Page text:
The senator views these ties as an asset in the fight against climate change. “No matter how big their company is, no matter how strongly they want to grow and find new reserves, we’re going to transition to a clean-energy economy,” he said. “It’s happening now. It’s going to accelerate. They should be part of that.”

Hickenlooper’s ties to oil and gas have opened him up to his fair share of criticism, and he knows it. “They still call me Frackenlooper,” he said. As recently as 2010, he expressed doubts about the catastrophic nature of climate change. More recently, he’s been a vocal critic of the Green New Deal, which he says sets “unachievable goals.” But now Hickenlooper appears to be straddling the line between progressivism and industry, touting his climate bona fides without committing to the type of clean break from fossil fuels that environmentalists demand.

Both the senator and the climber believe that the transition to green energy should be fueled by industry. While Hickenlooper sees a carbon tax or a clean-energy standard as a free-market solution to the climate crisis, Caldwell and Protect Our Winters are relying on the millions of people around the world who work in the outdoor industry to effect change.

Caldwell, an ambassador for the eco-friendly apparel brand Patagonia, said that his work with the company has showed him that advancing environmental issues “isn’t only great for the world. It’s great for business, too.”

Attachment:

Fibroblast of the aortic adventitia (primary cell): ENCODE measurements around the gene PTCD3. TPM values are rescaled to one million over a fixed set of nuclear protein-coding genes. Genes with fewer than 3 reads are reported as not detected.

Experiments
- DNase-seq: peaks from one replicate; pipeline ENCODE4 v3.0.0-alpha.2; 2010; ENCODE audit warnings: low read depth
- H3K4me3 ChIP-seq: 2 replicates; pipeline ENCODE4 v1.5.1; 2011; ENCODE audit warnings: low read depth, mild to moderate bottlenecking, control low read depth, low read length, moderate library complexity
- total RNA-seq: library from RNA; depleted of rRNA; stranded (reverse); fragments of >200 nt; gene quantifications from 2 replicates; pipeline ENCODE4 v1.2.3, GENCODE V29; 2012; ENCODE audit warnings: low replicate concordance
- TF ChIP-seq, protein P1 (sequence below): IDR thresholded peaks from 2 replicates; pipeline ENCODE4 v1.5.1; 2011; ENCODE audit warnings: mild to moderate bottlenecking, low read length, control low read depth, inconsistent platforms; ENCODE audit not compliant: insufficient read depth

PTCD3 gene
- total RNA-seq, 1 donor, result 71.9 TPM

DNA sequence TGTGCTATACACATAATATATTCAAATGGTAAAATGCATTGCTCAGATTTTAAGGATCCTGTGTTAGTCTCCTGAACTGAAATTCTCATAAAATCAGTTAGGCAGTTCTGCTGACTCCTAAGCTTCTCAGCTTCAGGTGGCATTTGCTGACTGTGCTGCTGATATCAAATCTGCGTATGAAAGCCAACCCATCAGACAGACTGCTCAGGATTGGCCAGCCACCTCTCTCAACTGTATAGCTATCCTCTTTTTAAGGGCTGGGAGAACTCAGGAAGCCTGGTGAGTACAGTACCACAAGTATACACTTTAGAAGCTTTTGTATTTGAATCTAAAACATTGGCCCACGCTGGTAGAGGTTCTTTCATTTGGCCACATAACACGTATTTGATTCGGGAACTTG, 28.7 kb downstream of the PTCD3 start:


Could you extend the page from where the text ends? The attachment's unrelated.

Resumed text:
Even as the reconciliation bill faces an uphill battle in the Senate, both Hickenlooper and Caldwell find solace in how the conversation around climate change has shifted in recent years, from debates over whether the earth is really warming to solutions for curbing emissions. And while he doesn’t get to spend much time outdoors these days, Hickenlooper relishes any chance he gets to enjoy nature, even if it’s just an hour on the rock.

“Wilderness allows me to have a certain optimism and belief in our future,” he said. “We’re at that cusp of a new awareness that we are one of many species on this planet, and that the ecosystem needs a balance and diversity to be successful.”

Lead Photo: Alton Richardson/Protect Our Winters